Chasin' the Gypsy
Layin' in the Cut
produced by Yves Beauvais
released June 7, 2000
Few artists can release a quality double album. Fewer can release two distinct albums at once. Even fewer artists can release two excellent and extremely different albums at once. With the simultaneous release of his electric funk album Layin' in the Cut and the acoustic tribute to Django Reinhardt Chasin' the Gypsy, James Carter places himself in that elite group. On these two very different albums, Carter demonstrates why he is one of the (if not the single) best sax players on the scene today. The two albums demonstrate Carter's wide range of capabilities and influences. Even though they sound completely different from each other, JC's voice remains consistent, whether it's playing a beautiful melody on the bass sax in "Nuages (Clouds)" on Chasing the Gypsy or playing a funky cadenza on the tenor on the title track to Layin' in the Cut, whic is reminiscent of the introduction to the title track of his debut album JC on the Set. He demonstrates his respect for the masters and the saxophone-- by playing his standard tenor, soprano and baritone saxes, but also incorporating the much less widely used bass and f mezzo soprano saxophones.
I came into these two discs expecting more from Layin' in the Cut than Chasin' the Gypsy, because I've been very impressed with JC's funky playing throughout the years (the title tracks to 1994's JC on the Set and 1998's In Carterian Fashion are two excellent examples.) I also know very little about Django Reinhardt's music, so I didn't know what to expect on Gypsy. Probably because of my expectations, I am far more impressed with Chasin' the Gypsy than Layin' in the Cut. This is not to say that the funky album is bad, but that Chasin' the Gypsy is excellent.
Chasin' the Gypsy impressed me even before I heard the first note. The inside front cover features a photo of Carter playing the bass sax. The bass sax is one of the coolest instruments that is rarely played (because it is not the easiest instrument to play.) On the opening track, "Nuages (Clouds)," JC plays the bass sax so smoothly that it is scary. This album opens with a bass/snare drum pattern (along with castanets) creating in a very central european/ viennese mode-- a waltz feeling, but in 4/4 time. Accordion (played by Charlie Giordano) accentuates the central European vibe. In fact, all the instrumentation contributes to its central european and gypsy influences and tendencies. Besides Carter and Giordano, this ensemble features Regina Carter on the violin, Steve Kirby on bass, Cyro Baptista on percussion, Joey Baron on drums and two guitarists: Jay Berliner on steel string and Romero Lubambo on nylon string. On this first track, Carter's laid back style on the bass sax is impressive in that it is so laid back. Lubambo's solo on Nuages has a great feel to it.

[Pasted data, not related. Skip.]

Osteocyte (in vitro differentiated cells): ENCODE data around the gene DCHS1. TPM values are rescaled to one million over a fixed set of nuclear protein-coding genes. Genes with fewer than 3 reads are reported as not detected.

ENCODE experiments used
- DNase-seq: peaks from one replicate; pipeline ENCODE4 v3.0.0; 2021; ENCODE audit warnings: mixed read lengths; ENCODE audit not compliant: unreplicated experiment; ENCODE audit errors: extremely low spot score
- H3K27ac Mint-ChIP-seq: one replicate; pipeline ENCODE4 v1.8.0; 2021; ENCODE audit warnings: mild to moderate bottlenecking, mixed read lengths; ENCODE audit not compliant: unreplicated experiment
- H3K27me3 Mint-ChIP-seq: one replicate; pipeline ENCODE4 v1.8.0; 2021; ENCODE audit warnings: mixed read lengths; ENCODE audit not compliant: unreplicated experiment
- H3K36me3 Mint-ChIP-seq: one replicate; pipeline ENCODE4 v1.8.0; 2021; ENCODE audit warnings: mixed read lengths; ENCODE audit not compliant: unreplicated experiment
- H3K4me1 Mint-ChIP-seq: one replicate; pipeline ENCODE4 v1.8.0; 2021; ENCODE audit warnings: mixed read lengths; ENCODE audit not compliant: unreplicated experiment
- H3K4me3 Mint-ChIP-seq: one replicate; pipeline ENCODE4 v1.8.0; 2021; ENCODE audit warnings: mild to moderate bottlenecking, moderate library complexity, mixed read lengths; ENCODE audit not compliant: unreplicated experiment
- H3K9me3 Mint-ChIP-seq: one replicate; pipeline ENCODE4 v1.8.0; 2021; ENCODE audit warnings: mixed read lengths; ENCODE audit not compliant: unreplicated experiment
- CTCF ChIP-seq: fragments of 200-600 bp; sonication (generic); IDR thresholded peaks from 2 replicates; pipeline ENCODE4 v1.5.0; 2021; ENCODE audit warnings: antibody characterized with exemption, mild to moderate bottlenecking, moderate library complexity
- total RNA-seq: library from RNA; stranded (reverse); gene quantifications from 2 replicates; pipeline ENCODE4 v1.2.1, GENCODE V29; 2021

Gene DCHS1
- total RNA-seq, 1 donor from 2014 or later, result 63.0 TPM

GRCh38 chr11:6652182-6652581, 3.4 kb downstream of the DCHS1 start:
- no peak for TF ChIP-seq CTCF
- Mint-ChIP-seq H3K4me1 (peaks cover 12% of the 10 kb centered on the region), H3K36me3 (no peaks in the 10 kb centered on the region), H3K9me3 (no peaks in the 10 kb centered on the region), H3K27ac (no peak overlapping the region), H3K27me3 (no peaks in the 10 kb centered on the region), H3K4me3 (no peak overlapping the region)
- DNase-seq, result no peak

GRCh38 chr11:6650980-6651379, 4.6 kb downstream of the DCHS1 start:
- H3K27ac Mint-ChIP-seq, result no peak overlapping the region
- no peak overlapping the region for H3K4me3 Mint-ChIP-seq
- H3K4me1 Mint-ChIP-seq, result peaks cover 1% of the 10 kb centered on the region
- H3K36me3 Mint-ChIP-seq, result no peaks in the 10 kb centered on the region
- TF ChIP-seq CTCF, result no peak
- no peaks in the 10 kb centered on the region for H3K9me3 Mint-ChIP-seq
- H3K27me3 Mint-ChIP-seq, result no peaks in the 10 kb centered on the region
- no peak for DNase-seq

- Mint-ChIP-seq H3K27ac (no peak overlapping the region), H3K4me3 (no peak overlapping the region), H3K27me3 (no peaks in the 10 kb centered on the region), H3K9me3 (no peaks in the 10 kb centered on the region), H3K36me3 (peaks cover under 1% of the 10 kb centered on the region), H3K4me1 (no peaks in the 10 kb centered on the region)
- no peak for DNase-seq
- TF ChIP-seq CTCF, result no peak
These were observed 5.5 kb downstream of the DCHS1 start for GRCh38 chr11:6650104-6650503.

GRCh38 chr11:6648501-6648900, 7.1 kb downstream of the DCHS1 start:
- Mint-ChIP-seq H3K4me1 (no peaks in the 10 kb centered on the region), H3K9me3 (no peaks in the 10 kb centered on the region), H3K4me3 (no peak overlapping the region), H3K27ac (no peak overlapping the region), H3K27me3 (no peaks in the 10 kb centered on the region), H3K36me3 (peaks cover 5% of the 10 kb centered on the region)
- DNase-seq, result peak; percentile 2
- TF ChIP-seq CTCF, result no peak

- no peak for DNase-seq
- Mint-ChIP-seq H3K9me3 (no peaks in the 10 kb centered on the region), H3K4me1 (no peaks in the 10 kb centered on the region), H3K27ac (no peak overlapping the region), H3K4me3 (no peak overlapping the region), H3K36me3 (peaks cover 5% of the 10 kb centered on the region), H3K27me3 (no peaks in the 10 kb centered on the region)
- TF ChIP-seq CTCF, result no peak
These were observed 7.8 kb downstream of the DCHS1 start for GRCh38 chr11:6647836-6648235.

The title track, Carter's original "Chasin' the Gypsy" stands out because of its frenetic main theme. JC's soprano sax work is all over the map in a good way. What's amazing is how he can still get the same grittiness out of the soprano sax that he does out of the tenor and bari. The rhythm section of Kirby, Baptista and Baron keeps the frenetic pace going throughout the song and the mood of the piece is that of a frantic chase. The piece (and album) truly does evoke the mood of chasin' the gypsy-- both in a literal sense with this song, and in a more general sense of the album in chasing Django Reinhardt's style and legacy into the modern day. On Gypsy, JC has put together an excellent album that is among his strongest work to date, and dramatically different from his earlier recordings. He is immensely successful in demonstrating his versatility as a player, composer, and leader, as well as his deep respect for his predecessors.
Because they were released simultaneously, these two albums will be compared with each other first. Unfortunately, that is not a fair comparison for Layin' in the Cut, because Chasin' the Gypsy is the superior album of the two. Of course, that is not to say that Layin' in the Cut is bad, but it simply does not match the depth of Chasin' the Gypsy.
Layin' in the Cut is a much more straightforward album. The title track is remarkably mediocre, until the closing cadenza, in which JC pulls out his full bag of tricks, including the percussivve slap-tounging and multiphonics that he does so well. This cadenza leads into "Motown Mash" which is a great, funky tune, which is straightforward enough to be groovy, but with enough unexpected elements to make it very interesting.
"Requiem for Hartford Ave." and "Drufadelic in Db" are the other two high points of this disc. "Requiem" is a slow song, driven by its bass line, with JC's soprano floating slowly and intensenly above it. "Drufadelic in Db" opens with a long tenor sax cadenza, in which JC deonstrates just why is he is the single best sax player on the scene today.
These two albums are so different from each other, which serves to demonstrate the range of Carter's talents. It's difficult to listen to them in one sitting and remember that it's the same artist-- of course JC's rich, full tone is the constant through both. JC is the Tiger Woods of the saxophone. He can outplay anyone else, can do things that no other cat can, and he does it with style. As a pair and on their own, Chasin' the Gypsy and Layin' in the Cut are both excellent, with chasin the gypsy being slightly better.